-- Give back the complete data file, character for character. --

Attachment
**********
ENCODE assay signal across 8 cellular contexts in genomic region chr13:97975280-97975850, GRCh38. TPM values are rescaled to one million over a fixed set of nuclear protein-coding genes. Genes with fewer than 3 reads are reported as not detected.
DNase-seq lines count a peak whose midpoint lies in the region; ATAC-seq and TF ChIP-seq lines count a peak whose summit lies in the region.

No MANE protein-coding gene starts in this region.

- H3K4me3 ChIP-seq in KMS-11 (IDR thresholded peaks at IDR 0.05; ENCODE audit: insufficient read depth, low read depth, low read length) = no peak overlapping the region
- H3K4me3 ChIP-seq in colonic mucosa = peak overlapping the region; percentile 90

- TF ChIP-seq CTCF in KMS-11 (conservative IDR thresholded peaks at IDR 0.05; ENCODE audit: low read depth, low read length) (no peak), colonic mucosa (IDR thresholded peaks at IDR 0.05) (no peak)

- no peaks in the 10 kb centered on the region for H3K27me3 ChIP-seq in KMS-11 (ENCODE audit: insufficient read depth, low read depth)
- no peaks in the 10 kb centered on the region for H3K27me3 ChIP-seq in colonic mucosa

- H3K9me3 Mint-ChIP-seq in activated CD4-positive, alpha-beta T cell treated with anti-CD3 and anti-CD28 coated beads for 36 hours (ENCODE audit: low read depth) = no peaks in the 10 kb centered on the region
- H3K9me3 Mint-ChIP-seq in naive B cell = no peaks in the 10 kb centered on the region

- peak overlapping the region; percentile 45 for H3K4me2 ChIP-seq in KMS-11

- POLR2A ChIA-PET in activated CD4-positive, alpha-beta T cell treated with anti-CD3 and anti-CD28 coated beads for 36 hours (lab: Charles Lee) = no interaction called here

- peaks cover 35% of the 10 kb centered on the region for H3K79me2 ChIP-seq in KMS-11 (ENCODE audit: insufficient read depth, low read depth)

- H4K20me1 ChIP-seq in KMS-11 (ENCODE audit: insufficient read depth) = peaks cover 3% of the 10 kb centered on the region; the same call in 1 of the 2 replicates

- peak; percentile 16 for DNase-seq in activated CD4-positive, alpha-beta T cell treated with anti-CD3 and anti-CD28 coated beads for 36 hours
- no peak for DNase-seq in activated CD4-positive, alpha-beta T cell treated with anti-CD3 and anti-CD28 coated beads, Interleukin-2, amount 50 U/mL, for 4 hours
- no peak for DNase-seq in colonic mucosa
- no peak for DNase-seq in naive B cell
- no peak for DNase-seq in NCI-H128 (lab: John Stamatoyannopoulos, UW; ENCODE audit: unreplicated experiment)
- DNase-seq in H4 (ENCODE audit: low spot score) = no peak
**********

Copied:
ENCODE assay signal across 8 cellular contexts in genomic region chr13:97975280-97975850, GRCh38. TPM values are rescaled to one million over a fixed set of nuclear protein-coding genes. Genes with fewer than 3 reads are reported as not detected.
DNase-seq lines count a peak whose midpoint lies in the region; ATAC-seq and TF ChIP-seq lines count a peak whose summit lies in the region.

No MANE protein-coding gene starts in this region.

- H3K4me3 ChIP-seq in KMS-11 (IDR thresholded peaks at IDR 0.05; ENCODE audit: insufficient read depth, low read depth, low read length) = no peak overlapping the region
- H3K4me3 ChIP-seq in colonic mucosa = peak overlapping the region; percentile 90

- TF ChIP-seq CTCF in KMS-11 (conservative IDR thresholded peaks at IDR 0.05; ENCODE audit: low read depth, low read length) (no peak), colonic mucosa (IDR thresholded peaks at IDR 0.05) (no peak)

- no peaks in the 10 kb centered on the region for H3K27me3 ChIP-seq in KMS-11 (ENCODE audit: insufficient read depth, low read depth)
- no peaks in the 10 kb centered on the region for H3K27me3 ChIP-seq in colonic mucosa

- H3K9me3 Mint-ChIP-seq in activated CD4-positive, alpha-beta T cell treated with anti-CD3 and anti-CD28 coated beads for 36 hours (ENCODE audit: low read depth) = no peaks in the 10 kb centered on the region
- H3K9me3 Mint-ChIP-seq in naive B cell = no peaks in the 10 kb centered on the region

- peak overlapping the region; percentile 45 for H3K4me2 ChIP-seq in KMS-11

- POLR2A ChIA-PET in activated CD4-positive, alpha-beta T cell treated with anti-CD3 and anti-CD28 coated beads for 36 hours (lab: Charles Lee) = no interaction called here

- peaks cover 35% of the 10 kb centered on the region for H3K79me2 ChIP-seq in KMS-11 (ENCODE audit: insufficient read depth, low read depth)

- H4K20me1 ChIP-seq in KMS-11 (ENCODE audit: insufficient read depth) = peaks cover 3% of the 10 kb centered on the region; the same call in 1 of the 2 replicates

- peak; percentile 16 for DNase-seq in activated CD4-positive, alpha-beta T cell treated with anti-CD3 and anti-CD28 coated beads for 36 hours
- no peak for DNase-seq in activated CD4-positive, alpha-beta T cell treated with anti-CD3 and anti-CD28 coated beads, Interleukin-2, amount 50 U/mL, for 4 hours
- no peak for DNase-seq in colonic mucosa
- no peak for DNase-seq in naive B cell
- no peak for DNase-seq in NCI-H128 (lab: John Stamatoyannopoulos, UW; ENCODE audit: unreplicated experiment)
- DNase-seq in H4 (ENCODE audit: low spot score) = no peak